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Rail News Home Federal Legislation & Regulation


Rail News: Federal Legislation & Regulation

STB improves rail rate-reasonableness procedures


The Surface Transportation Board (STB) yesterday issued a unanimous decision in a rate regulation reform proceeding that calls for adopting revised rules governing the board's rail rate-reasonableness procedures.

The decision marks another in a series of steps aimed at improving the board's rate regulation process, particularly procedures governing the resolution of smaller rail rate disputes, STB members said in a press release.

The decision removes limitations on relief for medium-sized rate disputes and raises to $4 million the relief available under small rate disputes. The ruling also makes technical changes to rate complaint procedures and sets the U.S. prime rate as the interest rate on reparations that railroads must pay to shippers for charging rates deemed unreasonable. Future proceedings will be held to address cross-over traffic, as well as small agricultural shippers' concerns, STB members said.

"For years, the shipper community has argued that only the largest freight-rail shippers can justify the time and expense to bring rate disputes to our agency. The board has worked diligently to address that concern and offer captive shippers a simplified, expedited and practical way to bring smaller rate disputes to the agency," said STB Chairman Daniel Elliott. "Today, we are taking another much-needed step to provide captive shippers with better access to a neutral forum to judge the reasonableness of their freight rates, as Congress intended."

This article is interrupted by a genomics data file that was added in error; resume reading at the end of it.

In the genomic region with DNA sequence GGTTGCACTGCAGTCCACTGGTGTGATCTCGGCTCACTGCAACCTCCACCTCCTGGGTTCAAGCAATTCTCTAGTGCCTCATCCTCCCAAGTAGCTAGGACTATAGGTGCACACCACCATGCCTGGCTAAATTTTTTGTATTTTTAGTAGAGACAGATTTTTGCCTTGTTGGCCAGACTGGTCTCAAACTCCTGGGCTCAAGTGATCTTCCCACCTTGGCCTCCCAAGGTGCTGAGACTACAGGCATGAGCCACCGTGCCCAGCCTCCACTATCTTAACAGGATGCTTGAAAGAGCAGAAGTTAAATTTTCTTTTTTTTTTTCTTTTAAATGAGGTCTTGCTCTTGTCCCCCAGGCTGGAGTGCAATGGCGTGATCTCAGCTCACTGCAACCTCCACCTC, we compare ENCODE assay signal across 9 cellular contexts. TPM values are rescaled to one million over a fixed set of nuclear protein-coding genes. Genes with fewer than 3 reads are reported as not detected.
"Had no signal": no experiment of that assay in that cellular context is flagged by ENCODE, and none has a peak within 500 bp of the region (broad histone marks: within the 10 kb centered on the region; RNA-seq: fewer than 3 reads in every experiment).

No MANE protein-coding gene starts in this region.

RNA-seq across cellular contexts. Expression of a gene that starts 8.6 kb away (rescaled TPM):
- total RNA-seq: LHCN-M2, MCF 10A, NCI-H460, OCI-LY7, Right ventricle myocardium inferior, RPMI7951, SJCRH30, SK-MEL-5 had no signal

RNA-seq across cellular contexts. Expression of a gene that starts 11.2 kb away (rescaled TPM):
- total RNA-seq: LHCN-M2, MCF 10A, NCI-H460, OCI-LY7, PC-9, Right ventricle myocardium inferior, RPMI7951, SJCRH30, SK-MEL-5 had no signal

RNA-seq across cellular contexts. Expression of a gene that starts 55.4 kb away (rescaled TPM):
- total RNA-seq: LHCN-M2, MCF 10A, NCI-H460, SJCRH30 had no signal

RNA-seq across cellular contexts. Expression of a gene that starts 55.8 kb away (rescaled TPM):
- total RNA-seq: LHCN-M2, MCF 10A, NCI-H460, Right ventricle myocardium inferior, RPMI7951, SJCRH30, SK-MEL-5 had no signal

Since it held a hearing on rail competition in 2011, the board has considered a wide range of concepts to determine the best way to promote a competitive and economically viable rail network, STB members said. In a May 13, 2013, decision, board members overhauled mediation and arbitration rules to encourage greater use of alternative dispute resolution procedures among rail industry stakeholders.

The STB also continues to evaluate other competitive issues, including reviewing rules for interchange commitments, competitive access and commodity exemptions.